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The Lord of the Rings: The Fellowship of the Ring

Peter Jackson's award-winning 2001 film adaptation of the first volume of Tolkien's epic fantasy novel.

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Frodo Lives on the Silver Screen! or: One Film to Rule Them All

  • Jan 7, 2002
Pros: Way, way, way too many for me to list here

Cons: No Tom Bombadil?!

The Bottom Line: A fantastic book has been made into an equally fantastic movie. It will capture you and keep you in middle-earth until the end.

Plot Details: This opinion reveals minor details about the movie's plot.

Despite all the other crap that was released in the theaters this year, it certainly has been quite a year for fantasy films, a genre which seems to have dried up some time ago. First, we were given a cinematic reproduction of Harry Potter and the Sorcerer's Stone. But while Potter was certainly a worthwhile translation of the book and made a solid, entertaining movie, the film's hammed-up performances and lack of drama, suspence and humor made immersion next to impossible-the special effects wound up telling the story, and you never forgot that you were watching a movie.

Now we have an adaptation of J.R.R. Tolkien's Lord of the Rings making the fantasy knockout punch, and does it ever meet the ridiculously high expectations that the audiences, Tolkien's fans in particular, had for it. It even surpasses them, correcting the problems that Potter's execution had. But most importantly, it leaves you with the feeling that you just saw something special, something that will stay with you for years to come. I would like to go on record right now and say that this is the best film I have had the pleasure of reviewing since I joined Epinions.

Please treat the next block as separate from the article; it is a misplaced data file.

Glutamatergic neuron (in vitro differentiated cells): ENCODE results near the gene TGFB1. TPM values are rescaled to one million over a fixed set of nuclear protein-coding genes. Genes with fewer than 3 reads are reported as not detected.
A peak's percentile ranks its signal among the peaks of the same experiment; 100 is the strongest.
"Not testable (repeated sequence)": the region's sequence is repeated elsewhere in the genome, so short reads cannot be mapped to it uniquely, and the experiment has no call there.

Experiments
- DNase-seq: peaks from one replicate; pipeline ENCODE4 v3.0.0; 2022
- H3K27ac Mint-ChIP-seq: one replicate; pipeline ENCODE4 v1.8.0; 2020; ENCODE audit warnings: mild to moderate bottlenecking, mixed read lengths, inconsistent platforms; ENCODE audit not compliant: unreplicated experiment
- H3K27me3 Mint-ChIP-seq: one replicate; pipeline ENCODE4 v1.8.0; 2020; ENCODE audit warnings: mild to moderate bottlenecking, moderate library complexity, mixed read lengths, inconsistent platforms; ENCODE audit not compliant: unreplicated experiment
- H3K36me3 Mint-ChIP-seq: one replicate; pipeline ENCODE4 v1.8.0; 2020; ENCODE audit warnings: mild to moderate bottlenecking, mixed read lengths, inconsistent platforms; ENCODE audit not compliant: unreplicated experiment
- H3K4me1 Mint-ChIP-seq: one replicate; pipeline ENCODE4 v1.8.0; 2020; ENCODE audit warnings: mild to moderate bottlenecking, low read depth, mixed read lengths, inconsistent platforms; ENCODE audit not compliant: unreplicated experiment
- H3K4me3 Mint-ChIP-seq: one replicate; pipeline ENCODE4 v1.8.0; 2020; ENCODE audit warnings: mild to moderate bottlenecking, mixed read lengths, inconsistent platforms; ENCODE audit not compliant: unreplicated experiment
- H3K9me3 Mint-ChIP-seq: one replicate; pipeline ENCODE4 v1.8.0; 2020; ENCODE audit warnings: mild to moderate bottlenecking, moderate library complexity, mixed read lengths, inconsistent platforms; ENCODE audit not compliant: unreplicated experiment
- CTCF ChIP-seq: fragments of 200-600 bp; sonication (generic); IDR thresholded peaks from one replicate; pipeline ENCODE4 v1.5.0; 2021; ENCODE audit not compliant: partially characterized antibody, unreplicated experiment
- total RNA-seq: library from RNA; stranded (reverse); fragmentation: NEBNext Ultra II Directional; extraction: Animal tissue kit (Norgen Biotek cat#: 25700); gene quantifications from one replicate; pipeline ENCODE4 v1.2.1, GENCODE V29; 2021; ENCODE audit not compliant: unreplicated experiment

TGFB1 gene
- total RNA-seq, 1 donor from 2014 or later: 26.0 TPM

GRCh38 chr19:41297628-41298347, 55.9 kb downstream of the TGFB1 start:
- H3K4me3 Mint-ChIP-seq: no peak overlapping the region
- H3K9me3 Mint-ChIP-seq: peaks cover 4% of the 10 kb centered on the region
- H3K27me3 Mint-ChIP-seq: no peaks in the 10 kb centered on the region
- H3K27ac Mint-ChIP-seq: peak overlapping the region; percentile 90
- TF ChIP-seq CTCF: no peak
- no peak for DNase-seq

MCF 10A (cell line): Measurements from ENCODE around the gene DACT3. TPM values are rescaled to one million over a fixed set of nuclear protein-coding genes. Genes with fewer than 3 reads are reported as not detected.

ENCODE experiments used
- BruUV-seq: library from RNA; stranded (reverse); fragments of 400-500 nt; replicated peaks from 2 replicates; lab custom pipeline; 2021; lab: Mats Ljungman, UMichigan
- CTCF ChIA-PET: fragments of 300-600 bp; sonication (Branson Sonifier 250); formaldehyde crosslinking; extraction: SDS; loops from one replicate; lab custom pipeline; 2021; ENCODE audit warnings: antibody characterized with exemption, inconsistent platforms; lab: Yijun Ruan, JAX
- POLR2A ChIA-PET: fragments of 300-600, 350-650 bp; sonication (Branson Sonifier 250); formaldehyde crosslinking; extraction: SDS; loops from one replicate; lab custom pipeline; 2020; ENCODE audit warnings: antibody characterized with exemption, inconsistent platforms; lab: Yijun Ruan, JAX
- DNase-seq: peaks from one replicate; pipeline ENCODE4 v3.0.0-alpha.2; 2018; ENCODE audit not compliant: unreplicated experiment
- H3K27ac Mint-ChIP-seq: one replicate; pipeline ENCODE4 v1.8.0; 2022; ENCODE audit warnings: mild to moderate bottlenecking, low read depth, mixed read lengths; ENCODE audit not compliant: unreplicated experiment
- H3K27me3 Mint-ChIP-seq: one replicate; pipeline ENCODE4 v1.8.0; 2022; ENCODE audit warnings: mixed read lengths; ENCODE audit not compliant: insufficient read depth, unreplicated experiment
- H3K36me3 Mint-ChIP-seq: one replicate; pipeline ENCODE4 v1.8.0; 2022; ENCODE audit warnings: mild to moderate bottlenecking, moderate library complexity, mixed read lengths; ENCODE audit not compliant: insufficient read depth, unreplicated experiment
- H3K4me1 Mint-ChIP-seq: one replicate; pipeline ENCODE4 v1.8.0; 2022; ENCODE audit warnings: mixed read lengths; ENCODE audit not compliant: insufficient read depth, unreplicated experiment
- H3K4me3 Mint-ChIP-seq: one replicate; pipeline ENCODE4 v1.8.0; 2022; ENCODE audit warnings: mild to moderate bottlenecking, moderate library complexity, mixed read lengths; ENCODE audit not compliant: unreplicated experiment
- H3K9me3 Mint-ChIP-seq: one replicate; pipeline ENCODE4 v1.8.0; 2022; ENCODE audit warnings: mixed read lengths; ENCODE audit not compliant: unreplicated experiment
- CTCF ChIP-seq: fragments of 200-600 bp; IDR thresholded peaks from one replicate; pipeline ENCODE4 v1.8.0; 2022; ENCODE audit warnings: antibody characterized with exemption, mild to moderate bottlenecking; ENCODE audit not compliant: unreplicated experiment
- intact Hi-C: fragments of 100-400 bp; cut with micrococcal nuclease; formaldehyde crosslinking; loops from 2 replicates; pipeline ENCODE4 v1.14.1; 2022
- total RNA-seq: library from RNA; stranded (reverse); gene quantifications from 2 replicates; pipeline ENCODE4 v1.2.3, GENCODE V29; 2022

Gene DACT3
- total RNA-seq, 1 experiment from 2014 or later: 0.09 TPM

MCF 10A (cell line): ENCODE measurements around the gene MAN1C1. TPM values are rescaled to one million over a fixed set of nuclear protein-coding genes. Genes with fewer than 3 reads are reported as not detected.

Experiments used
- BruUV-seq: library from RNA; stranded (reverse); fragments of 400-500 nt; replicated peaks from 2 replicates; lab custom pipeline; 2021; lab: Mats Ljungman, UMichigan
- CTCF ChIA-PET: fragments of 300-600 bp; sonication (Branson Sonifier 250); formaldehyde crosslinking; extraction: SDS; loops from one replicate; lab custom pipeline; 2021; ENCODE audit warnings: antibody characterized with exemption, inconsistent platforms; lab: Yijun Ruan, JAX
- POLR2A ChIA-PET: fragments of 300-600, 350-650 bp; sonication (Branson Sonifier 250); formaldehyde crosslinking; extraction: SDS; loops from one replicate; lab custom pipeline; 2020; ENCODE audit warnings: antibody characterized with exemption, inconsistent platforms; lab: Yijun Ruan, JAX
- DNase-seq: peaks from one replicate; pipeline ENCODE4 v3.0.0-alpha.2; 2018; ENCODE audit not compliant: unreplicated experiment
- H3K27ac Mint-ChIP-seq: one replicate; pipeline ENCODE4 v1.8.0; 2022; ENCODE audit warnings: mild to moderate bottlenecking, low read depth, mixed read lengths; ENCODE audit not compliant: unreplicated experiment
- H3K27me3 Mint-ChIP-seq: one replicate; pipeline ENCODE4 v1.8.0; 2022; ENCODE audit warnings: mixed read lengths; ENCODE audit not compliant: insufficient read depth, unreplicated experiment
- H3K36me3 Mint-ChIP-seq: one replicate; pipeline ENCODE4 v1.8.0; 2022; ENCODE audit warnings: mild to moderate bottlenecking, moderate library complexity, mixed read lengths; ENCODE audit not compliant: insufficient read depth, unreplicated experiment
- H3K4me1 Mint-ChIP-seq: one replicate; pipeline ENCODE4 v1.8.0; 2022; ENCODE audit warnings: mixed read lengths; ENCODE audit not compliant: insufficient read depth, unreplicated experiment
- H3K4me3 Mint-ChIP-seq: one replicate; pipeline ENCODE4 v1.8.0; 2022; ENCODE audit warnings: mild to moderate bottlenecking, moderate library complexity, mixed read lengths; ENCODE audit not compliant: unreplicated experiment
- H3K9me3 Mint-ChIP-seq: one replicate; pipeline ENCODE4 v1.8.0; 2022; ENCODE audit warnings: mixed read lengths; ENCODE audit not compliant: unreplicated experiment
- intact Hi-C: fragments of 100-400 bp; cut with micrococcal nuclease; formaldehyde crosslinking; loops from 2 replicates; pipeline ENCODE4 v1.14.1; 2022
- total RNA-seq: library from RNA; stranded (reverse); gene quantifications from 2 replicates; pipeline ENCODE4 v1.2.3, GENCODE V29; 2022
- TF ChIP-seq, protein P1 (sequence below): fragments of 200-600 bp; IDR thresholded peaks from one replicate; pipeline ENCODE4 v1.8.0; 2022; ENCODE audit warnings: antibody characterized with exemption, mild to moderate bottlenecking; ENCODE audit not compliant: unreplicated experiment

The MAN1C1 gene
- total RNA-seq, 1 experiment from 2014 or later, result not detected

Lord of the Rings is a spectacle to behold, for sure. Like Potter, it produces incredible visual effects, from the fireworks display in the beginning to the end, when the fellowship passes through a narrow canal with two giant statues of warriors as the walls. Unlike Potter, though, Lord of the Rings actually lets the visuals take a step back sometimes to let the characters tell the story, and the result is a wholly immersive experience that drags you in kicking and screaming at the beginning and doesn't let go until it's done.

It starts out by giving us a quick history of the One Ring, from it's creation by the dark king Sauron to it's journey into the unwitting hands of Bilbo Baggins. From there, we are whisked off to the town of Hobbiton some 60 years later, when Bilbo is about to have his "eleventy-first" birthday party. While at the party, Bilbo pulls a dissapearing act as a joke, using the power of the One Ring to turn invisible and quickly run back to his hole. After deciding to really go off on a journey somewhere to finish a book that he's working on, he leaves the ring behind, bequeathing his hole and everything inside it-One Ring included-to his nephew Frodo. In one of the smartest casting moves Hollywood has ever used, saucer-eyed actor Elijah Wood plays Frodo, completely unsuspecting of the mysterious ring that he inherited. Wood plays Frodo pitch perfect, using an accent and those giant eyes of his to full effect, and he is painfully believable as we watch him turn from the happy little hobbit to a character who is too scared to go on, but knows he has to because all the good in middle-earth rests on him.